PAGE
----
I am identifying organisation assets for a cyber security risk assessment. I am looking for guides or industry best practices for what asset details are actually useful for the risk assessment procedure.

We can easily get a lot of information on hardware and software assets by running scripts. We will store all of it, because we never know what we might need. However, in the scope of a cyber security risk assessment, some of it will not be useful. For example: I understand that server IP addresses are important security-wise, but motherboard manufacturer and model name are not so much.

Is there a concrete set of asset details that are most relevant for an asset report for a security risk assessment discussion?

Or, equivalently,

Is there a set of asset details that are "too much", that can be safely omitted from the asset report?

  • 1
    You can check out Annex B of ISO 27005. I think the majority of your question(s) will be answered there. If not, I can write up an answer later.
    – Tom K.
    Feb 23, 2018 at 15:17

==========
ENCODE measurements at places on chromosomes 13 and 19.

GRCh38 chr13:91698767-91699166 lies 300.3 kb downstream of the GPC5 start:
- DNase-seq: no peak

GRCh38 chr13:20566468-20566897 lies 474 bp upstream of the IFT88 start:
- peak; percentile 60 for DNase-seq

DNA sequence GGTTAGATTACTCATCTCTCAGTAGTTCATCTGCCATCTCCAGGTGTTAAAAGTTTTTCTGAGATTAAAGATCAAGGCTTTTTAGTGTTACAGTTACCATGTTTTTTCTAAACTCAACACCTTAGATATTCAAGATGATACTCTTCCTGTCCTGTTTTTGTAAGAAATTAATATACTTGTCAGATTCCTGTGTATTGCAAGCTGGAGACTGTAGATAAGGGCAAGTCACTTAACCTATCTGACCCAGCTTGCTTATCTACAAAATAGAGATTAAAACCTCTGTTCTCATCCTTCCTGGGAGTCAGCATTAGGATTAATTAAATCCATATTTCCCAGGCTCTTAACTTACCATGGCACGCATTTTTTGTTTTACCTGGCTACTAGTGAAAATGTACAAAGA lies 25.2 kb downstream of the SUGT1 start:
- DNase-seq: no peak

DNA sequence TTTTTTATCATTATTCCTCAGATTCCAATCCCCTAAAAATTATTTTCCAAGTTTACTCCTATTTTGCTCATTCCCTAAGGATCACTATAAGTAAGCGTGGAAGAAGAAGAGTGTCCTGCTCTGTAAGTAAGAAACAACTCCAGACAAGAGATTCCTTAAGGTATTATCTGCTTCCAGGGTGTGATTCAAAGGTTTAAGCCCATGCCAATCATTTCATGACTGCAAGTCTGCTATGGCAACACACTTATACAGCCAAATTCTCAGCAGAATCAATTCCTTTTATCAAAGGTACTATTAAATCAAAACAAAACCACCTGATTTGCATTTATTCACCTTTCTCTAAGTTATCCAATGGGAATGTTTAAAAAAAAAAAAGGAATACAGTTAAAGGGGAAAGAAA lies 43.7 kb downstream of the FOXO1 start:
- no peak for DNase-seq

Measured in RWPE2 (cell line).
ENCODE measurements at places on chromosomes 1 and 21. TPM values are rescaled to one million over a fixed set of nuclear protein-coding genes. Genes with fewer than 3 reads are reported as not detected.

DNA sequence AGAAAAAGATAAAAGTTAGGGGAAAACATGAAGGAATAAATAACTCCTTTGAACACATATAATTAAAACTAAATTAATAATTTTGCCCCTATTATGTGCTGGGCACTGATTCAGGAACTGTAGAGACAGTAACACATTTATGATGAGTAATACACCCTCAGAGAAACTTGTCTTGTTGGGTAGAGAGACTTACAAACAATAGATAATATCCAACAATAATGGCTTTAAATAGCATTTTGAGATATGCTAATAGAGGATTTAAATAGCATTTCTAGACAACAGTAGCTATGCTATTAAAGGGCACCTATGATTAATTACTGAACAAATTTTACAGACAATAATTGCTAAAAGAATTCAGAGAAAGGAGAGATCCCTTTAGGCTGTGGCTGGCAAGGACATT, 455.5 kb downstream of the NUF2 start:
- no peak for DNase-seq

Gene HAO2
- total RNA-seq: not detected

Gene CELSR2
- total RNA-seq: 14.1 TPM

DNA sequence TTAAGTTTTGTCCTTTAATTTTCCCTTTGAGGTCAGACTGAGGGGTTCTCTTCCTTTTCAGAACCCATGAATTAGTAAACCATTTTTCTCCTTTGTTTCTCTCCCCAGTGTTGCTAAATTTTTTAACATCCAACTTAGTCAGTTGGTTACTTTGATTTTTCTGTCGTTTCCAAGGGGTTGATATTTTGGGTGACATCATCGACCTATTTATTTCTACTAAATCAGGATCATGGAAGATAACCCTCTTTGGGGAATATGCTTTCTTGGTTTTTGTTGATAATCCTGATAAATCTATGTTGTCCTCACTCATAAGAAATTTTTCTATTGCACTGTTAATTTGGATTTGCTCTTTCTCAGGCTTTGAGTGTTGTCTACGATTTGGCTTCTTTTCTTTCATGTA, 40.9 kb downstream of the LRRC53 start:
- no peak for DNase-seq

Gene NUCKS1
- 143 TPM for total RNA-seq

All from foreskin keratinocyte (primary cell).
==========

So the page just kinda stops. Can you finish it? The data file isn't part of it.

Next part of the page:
• @TomK. Thanks for the info, I looked up ISO 27005 and it is helpful.
    – Chris
    Feb 27, 2018 at 7:42

1 Answer 1


You are tackling this problem backwards. You assess risks against threats. The threats inform you of what is relevant.

Is your risk that the hardware has a built-in backdoor from the government of the manufacturer's country? Then, yes, "motherboard manufacturer and model name" are crucial pieces of data.

Gathering tons and tons of data hoping that some piece of it might be useful is not the way to go. Figure out your threats then assess against them. There is no set standard to follow.

Sometimes an expert can help you add to the list of relevant items because they might understand the threats a little better than you do, so do not discount outside help, papers, or reports. That's why Threat Intel is a vital part of a risk process.

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